Mazaeus, Mazday or Mazaios (Greek:Μαζαῖος) (died 328 BC) was a Persian noble and satrap of Cilicia and later satrap of Babylon for the Achaemenid Empire, a satrapy which he retained under Alexander the Great.
Coin of Mazaeus
|Allegiance||Achaemenid Empire (until 331 BC)|
Macedonian Empire (331 – 328 BC)
|Rank||Satrap of Cilicia (under the Achaemenids)|
Satrap of Babylon (under Alexander the Great)
Achaemenid Satrap of CiliciaEdit
Hellenistic Satrap of BabylonEdit
As a reward for his recognition of Alexander as the legitimate successor of Darius, Mazaeus was rewarded by being able to retain the satrapy of Babylon, as a Hellenistic satrap. Alexander left a Macedonian, Apollodorus of Amphipolis, as the military commander of the garrison of Babylon, and another as tax-collector. Mazaeus continued minting coins under his name, and later without his name.
The daughter of the Persian king Darius III, Stateira II, was originally betrothed to him, but he died before they could be married. She was eventually married to Alexander.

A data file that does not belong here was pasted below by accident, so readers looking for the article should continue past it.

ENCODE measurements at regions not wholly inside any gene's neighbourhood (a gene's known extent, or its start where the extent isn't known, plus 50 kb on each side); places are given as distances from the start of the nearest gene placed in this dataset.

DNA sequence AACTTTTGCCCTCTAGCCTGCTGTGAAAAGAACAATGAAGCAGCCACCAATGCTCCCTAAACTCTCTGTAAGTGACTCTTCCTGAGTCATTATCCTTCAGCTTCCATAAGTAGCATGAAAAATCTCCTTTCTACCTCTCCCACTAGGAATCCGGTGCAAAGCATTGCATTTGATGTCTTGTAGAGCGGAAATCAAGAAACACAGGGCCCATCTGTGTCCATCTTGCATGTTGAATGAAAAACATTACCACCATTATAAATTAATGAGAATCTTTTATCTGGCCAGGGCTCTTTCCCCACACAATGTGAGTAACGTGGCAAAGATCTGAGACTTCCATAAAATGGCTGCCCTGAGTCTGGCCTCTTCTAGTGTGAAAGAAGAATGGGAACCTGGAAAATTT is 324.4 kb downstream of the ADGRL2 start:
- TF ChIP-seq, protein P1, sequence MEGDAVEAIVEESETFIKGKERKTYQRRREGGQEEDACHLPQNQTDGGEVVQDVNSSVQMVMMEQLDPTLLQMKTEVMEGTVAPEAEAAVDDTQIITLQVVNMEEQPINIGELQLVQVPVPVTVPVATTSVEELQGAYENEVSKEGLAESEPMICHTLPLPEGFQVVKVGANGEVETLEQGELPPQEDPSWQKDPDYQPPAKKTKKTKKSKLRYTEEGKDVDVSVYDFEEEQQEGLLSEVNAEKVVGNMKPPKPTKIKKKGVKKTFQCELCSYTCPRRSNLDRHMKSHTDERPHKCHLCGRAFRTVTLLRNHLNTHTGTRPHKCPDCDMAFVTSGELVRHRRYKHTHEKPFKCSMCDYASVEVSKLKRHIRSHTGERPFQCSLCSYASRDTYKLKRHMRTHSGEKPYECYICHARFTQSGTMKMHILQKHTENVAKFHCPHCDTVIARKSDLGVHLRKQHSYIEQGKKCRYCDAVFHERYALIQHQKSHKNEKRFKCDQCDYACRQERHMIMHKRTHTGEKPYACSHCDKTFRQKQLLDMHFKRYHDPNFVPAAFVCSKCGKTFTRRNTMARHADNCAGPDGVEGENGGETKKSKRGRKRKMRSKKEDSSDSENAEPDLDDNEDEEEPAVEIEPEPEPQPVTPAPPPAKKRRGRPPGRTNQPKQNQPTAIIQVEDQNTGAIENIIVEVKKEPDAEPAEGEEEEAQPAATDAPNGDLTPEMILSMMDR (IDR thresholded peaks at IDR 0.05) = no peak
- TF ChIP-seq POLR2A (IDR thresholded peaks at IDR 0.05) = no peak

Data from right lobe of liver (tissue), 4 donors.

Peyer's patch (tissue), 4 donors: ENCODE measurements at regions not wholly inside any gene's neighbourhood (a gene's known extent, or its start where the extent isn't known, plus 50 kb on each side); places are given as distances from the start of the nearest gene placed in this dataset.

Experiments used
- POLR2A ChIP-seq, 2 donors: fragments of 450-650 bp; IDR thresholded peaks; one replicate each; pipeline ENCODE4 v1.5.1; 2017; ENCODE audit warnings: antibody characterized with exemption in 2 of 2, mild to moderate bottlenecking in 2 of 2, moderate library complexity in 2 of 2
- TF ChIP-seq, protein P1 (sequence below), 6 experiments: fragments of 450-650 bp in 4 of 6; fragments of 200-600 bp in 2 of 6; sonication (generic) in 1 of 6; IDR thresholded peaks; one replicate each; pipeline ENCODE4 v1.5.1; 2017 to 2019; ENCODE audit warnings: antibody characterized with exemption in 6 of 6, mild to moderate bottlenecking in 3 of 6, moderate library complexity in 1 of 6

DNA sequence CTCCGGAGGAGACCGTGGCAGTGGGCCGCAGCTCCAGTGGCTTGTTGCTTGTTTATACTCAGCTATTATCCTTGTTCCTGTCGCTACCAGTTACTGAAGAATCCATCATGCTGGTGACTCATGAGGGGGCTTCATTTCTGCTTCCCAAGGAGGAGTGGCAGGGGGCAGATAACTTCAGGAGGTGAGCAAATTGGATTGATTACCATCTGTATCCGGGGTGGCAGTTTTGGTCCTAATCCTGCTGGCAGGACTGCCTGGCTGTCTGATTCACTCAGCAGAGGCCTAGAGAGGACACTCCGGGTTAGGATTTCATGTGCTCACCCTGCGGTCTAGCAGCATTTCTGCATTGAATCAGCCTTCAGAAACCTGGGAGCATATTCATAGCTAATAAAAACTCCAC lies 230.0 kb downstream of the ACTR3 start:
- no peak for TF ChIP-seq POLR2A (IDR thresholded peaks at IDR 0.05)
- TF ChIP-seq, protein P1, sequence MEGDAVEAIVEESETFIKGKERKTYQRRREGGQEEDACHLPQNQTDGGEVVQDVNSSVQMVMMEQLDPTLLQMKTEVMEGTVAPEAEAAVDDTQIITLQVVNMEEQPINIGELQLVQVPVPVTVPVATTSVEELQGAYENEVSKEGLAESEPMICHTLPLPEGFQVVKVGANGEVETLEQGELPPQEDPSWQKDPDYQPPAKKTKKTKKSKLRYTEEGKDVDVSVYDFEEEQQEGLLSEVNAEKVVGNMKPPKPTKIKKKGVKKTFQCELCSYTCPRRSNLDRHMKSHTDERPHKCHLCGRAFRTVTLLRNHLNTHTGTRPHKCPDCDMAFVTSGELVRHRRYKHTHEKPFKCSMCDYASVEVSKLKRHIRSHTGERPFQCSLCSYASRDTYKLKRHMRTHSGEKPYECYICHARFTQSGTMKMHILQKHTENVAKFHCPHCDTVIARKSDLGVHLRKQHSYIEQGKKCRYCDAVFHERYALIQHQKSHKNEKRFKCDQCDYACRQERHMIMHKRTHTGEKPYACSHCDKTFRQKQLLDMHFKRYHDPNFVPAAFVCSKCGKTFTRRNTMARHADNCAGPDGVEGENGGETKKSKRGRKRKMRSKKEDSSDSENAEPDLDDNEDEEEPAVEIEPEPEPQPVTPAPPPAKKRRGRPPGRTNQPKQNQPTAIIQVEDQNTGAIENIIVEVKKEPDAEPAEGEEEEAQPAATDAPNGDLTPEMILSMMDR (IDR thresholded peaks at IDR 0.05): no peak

Coinage as Satrap of CiliciaEdit
Mazday (Mazaios) as ruler of Sidon. Circa 353-333 BC.
Coinage as Satrap of BabylonEdit
Late coinage of Mazaeus as satrap of Babylon.
- O'Brien, J. M. (2003). Alexander the Great: The Invisible Enemy: A Biography. Routledge. p. 94. ISBN 9781134845019.
- Heckel, Waldemar (2006). "Mazaeus, Callisthenes and the Alexander Sarcophagus". Historia. 55 (4): 385–396.
- Roisman, Joseph (2002). Brill's Companion to Alexander the Great. BRILL. p. 189. ISBN 9789004217553.
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